Initial signs of a bounceback in global stocks proved temporary as indices across the world continued their downward slide on fears about the fast-spreading coronavirus.
Wall Street indices gave up some initial gains mid-morning Feb. 25, with the S&P 500 and the Dow Jones both down 1.16 percent as of 11:10 EST, while the Nasdaq dropped 1.24 percent.
U.S. equities have suffered their biggest losses since mid-2016, amid fears that the coronavirus may be morphing into a pandemic that could cripple global supply chains and have a bigger-than-expected economic impact.
“In the short run, the financial markets tend to be driven by greed and fear. And on Monday, fear dominated. The overriding fear is, of course, the coronavirus,” said Robert Johnson, professor of finance at Heider College of Business, Creighton University. Johnson said the rising nomination prospects of Sen. Bernie Sanders (I-Vt.) may have exacerbated Feb. 24’s market headwinds.
“But another factor is the fear that investors see with a potential Bernie Sanders presidency and the implications of Medicare for All. Look at United Healthcare (UNH) that fell nearly 8 percent. Many investors are panicking and assuming the worst about both a potential global pandemic and U.S. political risk,” Johnson told The Epoch Times via email.
On Feb. 24, the S&P 500 fell 111.86 points, or 3.4 percent, while the Dow Jones plummeted 1,031.60 points, or 3.6 percent.
The drops represent the biggest single-day percentage falls for both indexes since Feb. 8, 2018.
“While Monday’s drop is the third-largest point drop in Dow in market history, it doesn’t even register as a top 20 percentage drop,” Johnson said, putting Feb. 24’s market moves in a historical perspective. “One problem with people focusing on the Dow is that they focus on point drops. A 1,000 point fall from 29,000 represents a 3.5 percent drop, while in 1987, a 500-point drop represented a 22 percent decline.”
‘Very Strong’ Economic Fallout
European shares recorded their worst one-day loss since June 2016 on Feb. 24, as reports of new virus hotspots outside Asia mounted.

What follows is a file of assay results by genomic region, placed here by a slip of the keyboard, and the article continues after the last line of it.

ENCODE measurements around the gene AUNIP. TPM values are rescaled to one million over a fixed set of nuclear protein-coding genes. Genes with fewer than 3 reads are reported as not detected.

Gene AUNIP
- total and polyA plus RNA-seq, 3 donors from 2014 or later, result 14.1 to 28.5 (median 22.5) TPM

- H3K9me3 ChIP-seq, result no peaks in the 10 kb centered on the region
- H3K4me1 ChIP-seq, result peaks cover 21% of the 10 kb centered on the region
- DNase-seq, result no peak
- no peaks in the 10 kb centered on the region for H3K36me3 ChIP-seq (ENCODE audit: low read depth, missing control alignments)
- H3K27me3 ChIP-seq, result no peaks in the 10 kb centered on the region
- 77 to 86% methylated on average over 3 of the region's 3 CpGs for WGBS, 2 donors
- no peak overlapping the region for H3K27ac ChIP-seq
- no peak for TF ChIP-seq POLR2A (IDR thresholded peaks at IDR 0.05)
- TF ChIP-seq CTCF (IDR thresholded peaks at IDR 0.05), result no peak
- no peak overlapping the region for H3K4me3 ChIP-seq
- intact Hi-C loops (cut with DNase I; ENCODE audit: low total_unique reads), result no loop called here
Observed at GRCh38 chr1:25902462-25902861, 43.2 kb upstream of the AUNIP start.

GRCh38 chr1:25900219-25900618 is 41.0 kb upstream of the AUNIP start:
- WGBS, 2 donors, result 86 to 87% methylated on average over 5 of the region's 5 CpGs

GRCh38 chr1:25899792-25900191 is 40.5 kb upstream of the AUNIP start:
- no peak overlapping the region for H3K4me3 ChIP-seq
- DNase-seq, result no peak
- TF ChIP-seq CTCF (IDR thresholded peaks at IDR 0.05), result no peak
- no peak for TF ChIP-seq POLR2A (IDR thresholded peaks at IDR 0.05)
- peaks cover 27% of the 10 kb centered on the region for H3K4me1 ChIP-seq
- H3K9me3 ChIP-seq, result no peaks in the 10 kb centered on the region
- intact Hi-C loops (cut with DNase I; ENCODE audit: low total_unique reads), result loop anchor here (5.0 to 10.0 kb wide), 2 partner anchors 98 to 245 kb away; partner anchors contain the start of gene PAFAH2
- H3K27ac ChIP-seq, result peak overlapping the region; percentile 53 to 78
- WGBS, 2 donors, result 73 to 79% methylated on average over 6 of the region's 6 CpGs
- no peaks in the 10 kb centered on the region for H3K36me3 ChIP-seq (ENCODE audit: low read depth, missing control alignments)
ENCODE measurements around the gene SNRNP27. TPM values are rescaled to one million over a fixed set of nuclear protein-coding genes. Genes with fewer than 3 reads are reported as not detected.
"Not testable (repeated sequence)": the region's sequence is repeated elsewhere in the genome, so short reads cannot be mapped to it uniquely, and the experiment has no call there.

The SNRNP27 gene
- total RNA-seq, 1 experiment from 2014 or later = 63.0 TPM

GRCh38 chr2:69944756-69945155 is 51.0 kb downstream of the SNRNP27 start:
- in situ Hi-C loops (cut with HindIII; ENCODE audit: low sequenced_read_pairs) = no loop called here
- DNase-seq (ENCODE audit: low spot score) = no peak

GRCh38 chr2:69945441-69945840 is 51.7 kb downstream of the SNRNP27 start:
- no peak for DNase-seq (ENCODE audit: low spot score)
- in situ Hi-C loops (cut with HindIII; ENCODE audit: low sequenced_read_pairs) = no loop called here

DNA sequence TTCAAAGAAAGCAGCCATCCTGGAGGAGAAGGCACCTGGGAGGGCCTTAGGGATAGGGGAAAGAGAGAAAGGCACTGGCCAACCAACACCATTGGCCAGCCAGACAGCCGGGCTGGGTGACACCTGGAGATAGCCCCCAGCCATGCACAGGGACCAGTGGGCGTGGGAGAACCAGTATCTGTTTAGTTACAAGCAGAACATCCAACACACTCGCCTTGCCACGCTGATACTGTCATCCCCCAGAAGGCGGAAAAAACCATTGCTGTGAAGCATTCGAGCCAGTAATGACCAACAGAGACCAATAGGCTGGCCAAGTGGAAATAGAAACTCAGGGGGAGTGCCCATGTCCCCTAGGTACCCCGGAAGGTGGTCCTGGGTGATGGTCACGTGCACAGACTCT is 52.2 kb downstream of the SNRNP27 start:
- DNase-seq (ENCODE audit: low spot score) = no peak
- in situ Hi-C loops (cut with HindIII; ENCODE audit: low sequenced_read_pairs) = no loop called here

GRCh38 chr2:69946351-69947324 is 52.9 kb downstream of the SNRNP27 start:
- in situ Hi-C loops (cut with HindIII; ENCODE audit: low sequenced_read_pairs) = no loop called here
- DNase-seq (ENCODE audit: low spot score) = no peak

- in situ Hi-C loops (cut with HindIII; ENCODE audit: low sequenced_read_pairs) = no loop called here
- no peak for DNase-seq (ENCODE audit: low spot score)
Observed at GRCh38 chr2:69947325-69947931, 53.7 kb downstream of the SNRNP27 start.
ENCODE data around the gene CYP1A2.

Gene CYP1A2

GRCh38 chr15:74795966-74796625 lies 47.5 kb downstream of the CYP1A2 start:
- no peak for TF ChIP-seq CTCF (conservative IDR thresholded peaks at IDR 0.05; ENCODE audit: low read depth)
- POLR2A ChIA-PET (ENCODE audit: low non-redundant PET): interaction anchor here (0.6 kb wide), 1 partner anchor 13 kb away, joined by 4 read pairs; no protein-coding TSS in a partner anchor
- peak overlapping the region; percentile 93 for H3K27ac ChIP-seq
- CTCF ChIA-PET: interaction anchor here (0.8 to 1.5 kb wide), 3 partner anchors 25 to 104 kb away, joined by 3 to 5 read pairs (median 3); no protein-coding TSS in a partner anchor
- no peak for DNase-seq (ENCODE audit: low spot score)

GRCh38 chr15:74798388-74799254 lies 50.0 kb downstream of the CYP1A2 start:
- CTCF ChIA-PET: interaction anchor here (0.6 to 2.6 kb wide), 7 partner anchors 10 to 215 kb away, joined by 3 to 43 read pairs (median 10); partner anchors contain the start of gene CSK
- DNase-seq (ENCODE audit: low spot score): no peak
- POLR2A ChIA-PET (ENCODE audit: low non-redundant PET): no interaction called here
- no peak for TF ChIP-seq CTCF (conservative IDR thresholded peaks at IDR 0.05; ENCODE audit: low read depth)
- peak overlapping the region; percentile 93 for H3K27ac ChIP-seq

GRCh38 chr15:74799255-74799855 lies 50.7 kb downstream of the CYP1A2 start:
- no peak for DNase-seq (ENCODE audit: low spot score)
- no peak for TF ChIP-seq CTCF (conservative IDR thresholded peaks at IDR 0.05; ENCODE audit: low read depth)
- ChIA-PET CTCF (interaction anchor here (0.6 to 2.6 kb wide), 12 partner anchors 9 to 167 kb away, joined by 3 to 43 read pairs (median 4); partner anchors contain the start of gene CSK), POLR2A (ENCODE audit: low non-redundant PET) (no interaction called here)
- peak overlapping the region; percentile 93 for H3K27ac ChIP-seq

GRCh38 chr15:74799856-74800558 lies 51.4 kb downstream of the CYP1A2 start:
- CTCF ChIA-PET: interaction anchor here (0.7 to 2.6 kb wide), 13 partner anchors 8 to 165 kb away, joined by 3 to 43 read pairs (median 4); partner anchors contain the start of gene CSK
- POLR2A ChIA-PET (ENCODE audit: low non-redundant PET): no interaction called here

The pan-European STOXX 600 index initially rose 0.6 percent on Feb. 25, before falling about 0.3 percent as markets digested the economic impact prospects of the virus. Futures contracts of the STOXX 600, which are forward-looking and can help gauge investor expectations for upcoming market moves, similarly spiked on market open before rebounding and stabilizing around the level of Feb. 24’s close.
MSCI’s All Country World Index, which tracks shares across 47 countries, was down 0.33 percent by 07:37 EST. The index suffered its biggest daily drop in two years on Feb. 24.
Italy, Europe’s biggest COVID-19 hotspot, has put dozens of towns on lockdown in an effort to stem the spread of the disease, with officials reporting the country’s seventh virus-related death.
Italian Prime Minister Giuseppe Conte has warned that the economic fallout from the outbreak would be “very strong,” but said he was confident the contagion would come under control soon.
The FTSE MIB, a key Italian stock index, was down 0.81 percent at 08:20 EST on Feb. 25.
‘Quite Large’ Number of New Cases in South Korea
On Feb. 25, South Korea’s hard-hit market managed to close 1.18 percent up, with the Korea Composite Stock Price Index gaining 24.57 points.
The country has the third-highest national total of coronavirus infections, behind China and Japan, with the majority linked to the city of Daegu.
“In Daegu, the number of new cases that are being confirmed by tests is quite large, and if we fail to effectively stem community transmissions in this area, there would be a large possibility [that the illness] spreads nationwide,” South Korean Vice Health Minister Kim Gang-lip said in a briefing, according to The Associated Press.
Japan’s Nikkei was down 3.4 percent Feb. 25, catching up with the global sell-off after having been shut on Feb. 24, while Shanghai blue chips eased 1.6 percent.
Reuters contributed to this report.